Inorganic solder processes include the use of silver/palladium alloys which can achieve good adhesion when used with various glass and glass/metal alloy systems. Often the inorganic systems include rather exotic metallic depositions on the wafer backside and some type of metal/glass or tungsten deposition on the substrate base.
In accordance with this invention, a die attach adhesive is provided which is formed of a plurality of spacers formed in a suspension of silver filled glass. In one embodiment of this invention, the spacers are spheres. The spacers utilized in one embodiment of this invention have a melting temperature below the temperature at which the solvents are evaporated from the die attach adhesive. In this manner, as the solvents are driven from the silver filled glass during the die attach operation, thus causing the volume of the silver filled glass to decrease, the spacers utilized in this invention partially melt, thus decreasing their thickness. This decreased thickness of the spacers decreases the separation between the die and the substrate, thus preventing the formation of voids within the die attach adhesive.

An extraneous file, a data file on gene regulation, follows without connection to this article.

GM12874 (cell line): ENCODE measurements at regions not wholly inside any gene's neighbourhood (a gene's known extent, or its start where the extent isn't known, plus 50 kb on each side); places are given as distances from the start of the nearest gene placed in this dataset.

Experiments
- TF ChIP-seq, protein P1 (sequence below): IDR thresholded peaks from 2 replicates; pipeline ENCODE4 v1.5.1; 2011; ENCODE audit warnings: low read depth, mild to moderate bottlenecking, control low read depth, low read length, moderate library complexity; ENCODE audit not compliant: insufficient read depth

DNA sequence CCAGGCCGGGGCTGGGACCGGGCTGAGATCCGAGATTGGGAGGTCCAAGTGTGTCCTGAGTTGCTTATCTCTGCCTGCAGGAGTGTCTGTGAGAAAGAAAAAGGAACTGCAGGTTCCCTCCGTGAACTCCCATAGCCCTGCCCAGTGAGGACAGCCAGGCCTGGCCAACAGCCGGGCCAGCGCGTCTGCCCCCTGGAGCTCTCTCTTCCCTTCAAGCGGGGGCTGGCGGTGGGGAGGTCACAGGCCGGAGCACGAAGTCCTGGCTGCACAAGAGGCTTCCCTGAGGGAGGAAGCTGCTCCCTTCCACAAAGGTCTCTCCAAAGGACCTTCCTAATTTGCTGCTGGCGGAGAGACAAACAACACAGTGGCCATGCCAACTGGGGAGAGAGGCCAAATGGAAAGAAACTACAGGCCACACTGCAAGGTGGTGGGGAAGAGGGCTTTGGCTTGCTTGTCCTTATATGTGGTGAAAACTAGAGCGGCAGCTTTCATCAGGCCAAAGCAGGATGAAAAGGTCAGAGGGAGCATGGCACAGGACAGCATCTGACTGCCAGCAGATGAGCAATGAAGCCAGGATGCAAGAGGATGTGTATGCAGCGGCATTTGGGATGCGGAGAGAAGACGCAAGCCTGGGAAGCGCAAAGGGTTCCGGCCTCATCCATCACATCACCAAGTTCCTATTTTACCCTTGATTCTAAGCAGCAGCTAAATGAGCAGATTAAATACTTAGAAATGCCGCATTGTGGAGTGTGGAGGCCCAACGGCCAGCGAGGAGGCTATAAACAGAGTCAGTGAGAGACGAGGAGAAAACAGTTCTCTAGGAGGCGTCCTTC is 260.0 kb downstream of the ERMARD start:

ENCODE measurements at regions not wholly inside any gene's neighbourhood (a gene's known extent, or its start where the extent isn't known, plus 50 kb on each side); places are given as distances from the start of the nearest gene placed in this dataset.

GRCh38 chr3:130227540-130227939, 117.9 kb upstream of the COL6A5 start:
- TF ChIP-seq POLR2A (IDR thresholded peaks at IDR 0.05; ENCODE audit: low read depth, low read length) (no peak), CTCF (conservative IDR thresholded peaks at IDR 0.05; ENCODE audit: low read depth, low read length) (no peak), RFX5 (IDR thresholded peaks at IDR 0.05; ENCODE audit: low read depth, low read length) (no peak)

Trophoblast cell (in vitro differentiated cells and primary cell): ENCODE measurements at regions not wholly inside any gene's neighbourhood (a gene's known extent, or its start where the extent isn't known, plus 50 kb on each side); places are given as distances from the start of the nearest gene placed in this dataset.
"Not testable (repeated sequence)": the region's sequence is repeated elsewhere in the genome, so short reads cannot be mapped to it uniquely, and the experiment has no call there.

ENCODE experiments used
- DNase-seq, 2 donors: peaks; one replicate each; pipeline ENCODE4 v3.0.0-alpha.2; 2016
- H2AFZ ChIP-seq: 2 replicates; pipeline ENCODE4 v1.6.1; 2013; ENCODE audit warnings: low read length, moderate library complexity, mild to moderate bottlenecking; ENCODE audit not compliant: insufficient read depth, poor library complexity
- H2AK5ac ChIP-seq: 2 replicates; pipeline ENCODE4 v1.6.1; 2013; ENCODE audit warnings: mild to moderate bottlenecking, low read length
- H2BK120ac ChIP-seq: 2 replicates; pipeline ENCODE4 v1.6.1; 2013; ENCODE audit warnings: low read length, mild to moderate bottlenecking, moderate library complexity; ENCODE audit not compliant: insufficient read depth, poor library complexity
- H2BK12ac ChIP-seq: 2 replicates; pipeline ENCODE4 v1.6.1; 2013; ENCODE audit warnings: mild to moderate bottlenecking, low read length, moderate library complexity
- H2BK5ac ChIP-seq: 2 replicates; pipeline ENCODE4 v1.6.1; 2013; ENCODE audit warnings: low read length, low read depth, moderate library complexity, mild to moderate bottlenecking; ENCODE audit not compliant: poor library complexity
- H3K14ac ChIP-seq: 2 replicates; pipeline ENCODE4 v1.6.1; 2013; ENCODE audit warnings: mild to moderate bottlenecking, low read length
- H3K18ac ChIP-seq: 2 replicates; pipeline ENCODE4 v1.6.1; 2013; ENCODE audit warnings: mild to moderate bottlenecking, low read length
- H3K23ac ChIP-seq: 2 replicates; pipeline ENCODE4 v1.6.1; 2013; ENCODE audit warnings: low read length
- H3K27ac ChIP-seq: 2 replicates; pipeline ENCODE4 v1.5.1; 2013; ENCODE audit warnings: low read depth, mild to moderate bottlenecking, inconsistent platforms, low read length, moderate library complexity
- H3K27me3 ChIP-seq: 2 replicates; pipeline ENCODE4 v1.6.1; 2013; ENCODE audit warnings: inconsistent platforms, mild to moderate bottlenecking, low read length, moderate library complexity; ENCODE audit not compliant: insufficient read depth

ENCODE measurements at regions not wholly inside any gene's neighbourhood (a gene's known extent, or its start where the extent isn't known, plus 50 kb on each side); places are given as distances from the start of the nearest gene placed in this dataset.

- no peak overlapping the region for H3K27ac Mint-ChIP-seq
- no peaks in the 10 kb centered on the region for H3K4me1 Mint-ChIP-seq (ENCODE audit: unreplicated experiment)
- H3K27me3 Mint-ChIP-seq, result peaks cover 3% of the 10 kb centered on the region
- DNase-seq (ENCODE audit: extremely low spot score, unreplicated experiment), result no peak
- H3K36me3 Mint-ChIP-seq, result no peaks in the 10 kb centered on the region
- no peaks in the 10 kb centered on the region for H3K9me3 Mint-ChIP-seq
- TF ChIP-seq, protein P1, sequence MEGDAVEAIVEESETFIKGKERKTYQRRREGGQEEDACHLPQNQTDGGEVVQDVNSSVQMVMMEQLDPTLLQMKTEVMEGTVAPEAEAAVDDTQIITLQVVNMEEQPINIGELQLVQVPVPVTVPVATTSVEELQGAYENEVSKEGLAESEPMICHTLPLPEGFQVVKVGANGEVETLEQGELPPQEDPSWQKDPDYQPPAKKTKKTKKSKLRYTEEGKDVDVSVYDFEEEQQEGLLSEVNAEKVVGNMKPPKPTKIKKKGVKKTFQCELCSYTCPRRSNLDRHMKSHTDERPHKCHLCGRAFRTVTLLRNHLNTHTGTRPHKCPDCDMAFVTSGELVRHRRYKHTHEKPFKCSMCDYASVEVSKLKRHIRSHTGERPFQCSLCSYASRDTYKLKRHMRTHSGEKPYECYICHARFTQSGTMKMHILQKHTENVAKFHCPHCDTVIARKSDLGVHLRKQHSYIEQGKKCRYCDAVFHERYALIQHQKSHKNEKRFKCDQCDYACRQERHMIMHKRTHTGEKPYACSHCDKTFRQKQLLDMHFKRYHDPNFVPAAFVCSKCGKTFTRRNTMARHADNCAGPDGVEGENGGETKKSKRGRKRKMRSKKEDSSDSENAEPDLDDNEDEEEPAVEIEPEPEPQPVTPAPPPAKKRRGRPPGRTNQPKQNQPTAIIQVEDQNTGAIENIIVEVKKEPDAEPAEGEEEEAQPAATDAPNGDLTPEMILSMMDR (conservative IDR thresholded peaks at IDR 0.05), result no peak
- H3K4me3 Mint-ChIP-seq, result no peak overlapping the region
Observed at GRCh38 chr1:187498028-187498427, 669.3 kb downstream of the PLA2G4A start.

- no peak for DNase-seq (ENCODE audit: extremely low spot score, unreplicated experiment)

In accordance with one embodiment of this invention, a suspension of spacers in a silver filled glass adhesive is applied to the substrate during the die attach operation. In another embodiment of this invention, the suspension of spacers in the die attach adhesive is applied to the substrate prior to the die attach operation. In yet another embodiment of this invention, the suspension of spacers in the die attach adhesive is formed on the back of the semiconductor die prior to the die attach operation.
In another embodiment, the spacers are formed of a lead/tin alloy. In another embodiment of this invention, the spacers are formed of a lead/tin/bismuth alloy, and in yet another embodiment of this invention the spacers are formed of lead/tin/bismuth eutectic.
FIG. 1 is a perspective view of a semiconductor die attached in the cavity of a typical semiconductor package or substrate;